Set-top boxes used in Cable or Satellite Digital Television Transmission will mostly encode recorded content into proprietary file formats and offer no interface at all for transferring industry standard HD* (say AVCHD) recorded files from their HDD** to attached external Media disks or computers***. They're often equipped with Ethernet or/and USB ports, however, these cannot be typically used for file transfers between their own HDD and attached external appliances. Thus, the problem remains: how do you extract a recorded program from a set-top box for permanent storage in your own multimedia hard disks or own burnt DVDs? Preferably on HD resolutions (min @ 720p, a.k.a. HD-Ready)?
I recently touched upon this subject, but today I'd like to share my success in solving the problem, whereby the Set-top box in my case was a HD Digicorder obtained from Telenet in this country. This set-top has one HDMI, one Component and one SCART Composite video outputs. It also offers one S/PDIF and a second RCA standard Stereo Audio output (typically for audio use in conjunction with the component signal), in addition to the audio outputs embedded in the HDMI and SCART connectors respectively. Other set-top boxes offer almost identical connectivity, I reckon... especially if they happen to support HDTV. Therefore, the process I describe is readily applicable to any other similar set-top boxes out there. An interesting detail about component video is that it bypasses encryption that is often applied to 'author locked' TV programmes when HDMI connectors are used. Component connectivity is analog, unlocked and offers great HD resolutions at the same time, in other words, it's a dream beauty!
- Sony Bravia Full-HD television (basically, this is not necessary for the actual process other than watching the programme while recording...)
- Telenet HD Digicorder (used to decode the cable signals and also record programmes on its HDD)
- Hauppauge HD PVR (to encode Component HD or SD Composite input A/V signals, via USB and into the Mac)
- MacBook Pro (Sorry folks, I can't go back to Windows after my Vista experience...)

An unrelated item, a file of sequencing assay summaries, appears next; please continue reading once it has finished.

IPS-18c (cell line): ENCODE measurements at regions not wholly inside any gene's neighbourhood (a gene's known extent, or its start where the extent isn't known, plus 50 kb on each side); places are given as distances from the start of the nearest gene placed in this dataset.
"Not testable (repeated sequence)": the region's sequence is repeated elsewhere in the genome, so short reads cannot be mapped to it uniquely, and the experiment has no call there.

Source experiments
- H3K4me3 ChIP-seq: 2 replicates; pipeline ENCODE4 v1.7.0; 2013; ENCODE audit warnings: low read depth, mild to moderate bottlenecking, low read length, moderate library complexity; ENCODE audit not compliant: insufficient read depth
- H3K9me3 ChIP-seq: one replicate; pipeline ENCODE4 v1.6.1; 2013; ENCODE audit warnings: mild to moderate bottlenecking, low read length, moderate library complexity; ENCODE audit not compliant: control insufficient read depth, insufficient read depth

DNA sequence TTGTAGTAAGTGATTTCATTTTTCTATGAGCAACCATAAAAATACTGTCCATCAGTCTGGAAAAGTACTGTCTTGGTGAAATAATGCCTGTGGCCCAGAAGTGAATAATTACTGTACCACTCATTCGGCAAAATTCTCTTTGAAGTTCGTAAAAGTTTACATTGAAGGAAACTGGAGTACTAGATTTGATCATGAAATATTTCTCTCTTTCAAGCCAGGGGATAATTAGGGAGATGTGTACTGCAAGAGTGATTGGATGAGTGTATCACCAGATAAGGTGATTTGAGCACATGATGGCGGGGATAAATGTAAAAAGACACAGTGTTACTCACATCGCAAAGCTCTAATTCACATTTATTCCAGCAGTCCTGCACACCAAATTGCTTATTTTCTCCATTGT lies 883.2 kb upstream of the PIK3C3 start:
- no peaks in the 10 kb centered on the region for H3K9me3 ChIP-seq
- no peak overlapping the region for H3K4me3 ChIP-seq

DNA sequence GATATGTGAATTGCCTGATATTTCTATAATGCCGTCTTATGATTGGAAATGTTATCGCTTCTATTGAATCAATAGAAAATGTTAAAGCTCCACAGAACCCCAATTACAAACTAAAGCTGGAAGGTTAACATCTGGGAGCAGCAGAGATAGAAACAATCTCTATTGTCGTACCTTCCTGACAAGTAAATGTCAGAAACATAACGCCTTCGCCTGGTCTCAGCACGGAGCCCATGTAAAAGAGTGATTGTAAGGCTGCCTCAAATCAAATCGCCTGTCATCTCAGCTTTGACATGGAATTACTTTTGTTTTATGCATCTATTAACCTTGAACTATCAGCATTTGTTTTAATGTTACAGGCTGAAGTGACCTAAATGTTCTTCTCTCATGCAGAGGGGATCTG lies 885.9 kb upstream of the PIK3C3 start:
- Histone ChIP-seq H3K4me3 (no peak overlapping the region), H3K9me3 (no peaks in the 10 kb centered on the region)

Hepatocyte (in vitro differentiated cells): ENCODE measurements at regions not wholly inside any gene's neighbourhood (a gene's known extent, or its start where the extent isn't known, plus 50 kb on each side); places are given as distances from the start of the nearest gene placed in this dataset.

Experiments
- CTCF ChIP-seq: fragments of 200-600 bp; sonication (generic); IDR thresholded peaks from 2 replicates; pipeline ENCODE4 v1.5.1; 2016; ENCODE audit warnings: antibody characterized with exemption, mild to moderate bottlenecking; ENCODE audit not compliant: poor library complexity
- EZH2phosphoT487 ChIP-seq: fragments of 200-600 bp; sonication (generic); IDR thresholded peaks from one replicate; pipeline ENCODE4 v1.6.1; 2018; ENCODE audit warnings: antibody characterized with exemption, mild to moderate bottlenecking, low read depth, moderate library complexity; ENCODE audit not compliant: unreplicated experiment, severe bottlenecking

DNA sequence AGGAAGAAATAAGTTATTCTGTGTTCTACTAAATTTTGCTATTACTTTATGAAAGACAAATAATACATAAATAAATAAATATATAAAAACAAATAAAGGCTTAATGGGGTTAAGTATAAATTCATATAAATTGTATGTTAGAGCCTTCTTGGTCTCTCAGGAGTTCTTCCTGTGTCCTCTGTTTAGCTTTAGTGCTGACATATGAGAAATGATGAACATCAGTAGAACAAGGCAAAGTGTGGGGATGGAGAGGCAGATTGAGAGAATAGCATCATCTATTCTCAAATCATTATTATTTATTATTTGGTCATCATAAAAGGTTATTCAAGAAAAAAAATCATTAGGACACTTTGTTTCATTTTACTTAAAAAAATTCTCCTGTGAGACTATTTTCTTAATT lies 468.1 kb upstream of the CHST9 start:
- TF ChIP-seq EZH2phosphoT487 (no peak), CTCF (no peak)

- Connecting Cables (obviously... these being, a component RGB cable, a S/PDIF or an RCA stereo audio connector for A/V, and a USB cable to connect the computer with the PVR)
- Empty writable DVDs
- EyeTV 3.1.x
- Toast Titanium 10.0.x
- Mac OSX - Snow(y) Leo(pard) in my case
- Programme the Digicorder to record a given HD channel. Currently, plenty of TV content, free or paid, is offered at 720p by Telenet in Belgium.
- Turn on the PVR.
- Connect the Mac via USB and launch EyeTV. The Component Signal is visible on the EyeTV window, and is identical to what we see on a Flat HD-Ready TV (ie. Bravia connected to the Digicorder via HDMI)
- Use the Digicorder controls to locate the recorded programme and hit play.
- Hit EyeTV's 'Record' button. Watch, or go have a few drinks until it's over...
- When recording reaches end, terminate so-called 'Live Recording' on EyeTV.
- Use EyeTV feature to export Recording to Titanium Toast. Select Blu-Ray as 'disk-burning' option.
- Place an empty writable DVD in optical drive and hit the Ti-Toast "Burn" button.
- With the available input resolution arranged by the PVR AVCHD encoding, Ti-Toast uses content as is... only some multiplexing during a few secs, and it then burns the DVD in just a matter of minutes.
- Enjoy the result on a Blu-ray disk-player or PSP3, at an impeccable 720p HD-Ready resolution...
Folks, it works and it rocks! The process described above is ideal when you have all reasons to record something on a Digicorder first before transferring it to the Mac. In case you only have a so-called HD Digibox (a HDTV decoder set-top without a HDD) or you want to store something 'Live' into your Mac, then you can actually use a fit-to-purpose feature offered by EyeTV. By doing so, you can avoid the intermediate recording on the set-top's HDD. I reckon, you might even get a 'better' quality component signal into your PVR, as you will avoid potential quality deterioration from the set-top's encoding/recording step. The only drawback of this solution, is that your living-room space gets 'messy' with the MacBook connected to the PVR in plain daylight as opposed to a clandestine capture in the 'dark' when nobody's sniffin' around... you see, my beloved spouse hates to see inside our living-room landscape anything conspicuous with cables attached; she used to choke each time she leaned behind our TV to dust the furniture and saw the cables on the floor. Nowadays she uses a charwoman instead.
BTW, click for sharper view the screen capture at the top to compare two (identical) frames from the same programme (Canvas Extra-time of Sep 21st, 2009), the top frame captured from an analog SDTV signal (thus no decoder at all, just a plain coax input into EyeTV USB) whereas the bottom frame is from a 720p set-top recording AVCHD encoded by the PVR. Pretty amazing, innit? The graph at the bottom shows the in's and out's of a PVR. Finally, in case you've been wondering what storage size any video capture, like the one described above, occupies on your hard disk, count on about one gigabyte per 25 minutes of component 720p video, compared to half that for an SDTV signal, composite or S-Video.
**Hard Disk Drive
***I'm pretty sure the reasons are not technical... rather related to Authors' Rights applicable legislation.